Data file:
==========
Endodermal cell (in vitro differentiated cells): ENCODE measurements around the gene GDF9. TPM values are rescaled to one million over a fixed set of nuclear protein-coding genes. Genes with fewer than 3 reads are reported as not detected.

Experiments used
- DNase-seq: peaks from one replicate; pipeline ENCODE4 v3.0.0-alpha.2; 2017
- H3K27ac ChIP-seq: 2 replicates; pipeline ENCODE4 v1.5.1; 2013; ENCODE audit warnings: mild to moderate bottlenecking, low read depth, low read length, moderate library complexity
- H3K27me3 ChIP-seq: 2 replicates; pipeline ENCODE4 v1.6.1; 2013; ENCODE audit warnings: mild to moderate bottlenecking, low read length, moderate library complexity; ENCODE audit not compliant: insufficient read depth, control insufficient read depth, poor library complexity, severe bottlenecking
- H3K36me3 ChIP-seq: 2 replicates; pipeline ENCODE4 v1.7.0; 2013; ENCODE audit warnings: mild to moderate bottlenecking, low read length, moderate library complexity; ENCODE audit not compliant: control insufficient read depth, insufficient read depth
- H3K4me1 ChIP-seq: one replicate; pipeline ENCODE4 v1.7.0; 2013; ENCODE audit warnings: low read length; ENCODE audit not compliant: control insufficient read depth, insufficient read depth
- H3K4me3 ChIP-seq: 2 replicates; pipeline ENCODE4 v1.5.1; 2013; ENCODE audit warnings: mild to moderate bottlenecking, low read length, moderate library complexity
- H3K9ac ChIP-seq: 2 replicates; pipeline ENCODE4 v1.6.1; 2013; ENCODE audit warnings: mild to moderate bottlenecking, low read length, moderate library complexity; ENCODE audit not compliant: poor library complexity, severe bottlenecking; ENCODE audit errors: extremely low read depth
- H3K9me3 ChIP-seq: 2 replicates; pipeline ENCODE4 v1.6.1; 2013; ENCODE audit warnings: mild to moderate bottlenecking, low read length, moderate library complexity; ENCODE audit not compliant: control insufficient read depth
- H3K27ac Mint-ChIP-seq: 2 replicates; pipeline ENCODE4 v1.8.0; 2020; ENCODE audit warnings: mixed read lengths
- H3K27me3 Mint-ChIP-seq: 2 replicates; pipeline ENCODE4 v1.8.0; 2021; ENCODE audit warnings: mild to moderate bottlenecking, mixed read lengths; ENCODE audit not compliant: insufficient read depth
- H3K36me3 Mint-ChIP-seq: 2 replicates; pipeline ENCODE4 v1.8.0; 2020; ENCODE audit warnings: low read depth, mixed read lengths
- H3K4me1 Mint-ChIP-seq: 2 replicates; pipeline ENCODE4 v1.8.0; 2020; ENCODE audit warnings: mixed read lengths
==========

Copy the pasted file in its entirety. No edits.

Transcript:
Endodermal cell (in vitro differentiated cells): ENCODE measurements around the gene GDF9. TPM values are rescaled to one million over a fixed set of nuclear protein-coding genes. Genes with fewer than 3 reads are reported as not detected.

Experiments used
- DNase-seq: peaks from one replicate; pipeline ENCODE4 v3.0.0-alpha.2; 2017
- H3K27ac ChIP-seq: 2 replicates; pipeline ENCODE4 v1.5.1; 2013; ENCODE audit warnings: mild to moderate bottlenecking, low read depth, low read length, moderate library complexity
- H3K27me3 ChIP-seq: 2 replicates; pipeline ENCODE4 v1.6.1; 2013; ENCODE audit warnings: mild to moderate bottlenecking, low read length, moderate library complexity; ENCODE audit not compliant: insufficient read depth, control insufficient read depth, poor library complexity, severe bottlenecking
- H3K36me3 ChIP-seq: 2 replicates; pipeline ENCODE4 v1.7.0; 2013; ENCODE audit warnings: mild to moderate bottlenecking, low read length, moderate library complexity; ENCODE audit not compliant: control insufficient read depth, insufficient read depth
- H3K4me1 ChIP-seq: one replicate; pipeline ENCODE4 v1.7.0; 2013; ENCODE audit warnings: low read length; ENCODE audit not compliant: control insufficient read depth, insufficient read depth
- H3K4me3 ChIP-seq: 2 replicates; pipeline ENCODE4 v1.5.1; 2013; ENCODE audit warnings: mild to moderate bottlenecking, low read length, moderate library complexity
- H3K9ac ChIP-seq: 2 replicates; pipeline ENCODE4 v1.6.1; 2013; ENCODE audit warnings: mild to moderate bottlenecking, low read length, moderate library complexity; ENCODE audit not compliant: poor library complexity, severe bottlenecking; ENCODE audit errors: extremely low read depth
- H3K9me3 ChIP-seq: 2 replicates; pipeline ENCODE4 v1.6.1; 2013; ENCODE audit warnings: mild to moderate bottlenecking, low read length, moderate library complexity; ENCODE audit not compliant: control insufficient read depth
- H3K27ac Mint-ChIP-seq: 2 replicates; pipeline ENCODE4 v1.8.0; 2020; ENCODE audit warnings: mixed read lengths
- H3K27me3 Mint-ChIP-seq: 2 replicates; pipeline ENCODE4 v1.8.0; 2021; ENCODE audit warnings: mild to moderate bottlenecking, mixed read lengths; ENCODE audit not compliant: insufficient read depth
- H3K36me3 Mint-ChIP-seq: 2 replicates; pipeline ENCODE4 v1.8.0; 2020; ENCODE audit warnings: low read depth, mixed read lengths
- H3K4me1 Mint-ChIP-seq: 2 replicates; pipeline ENCODE4 v1.8.0; 2020; ENCODE audit warnings: mixed read lengths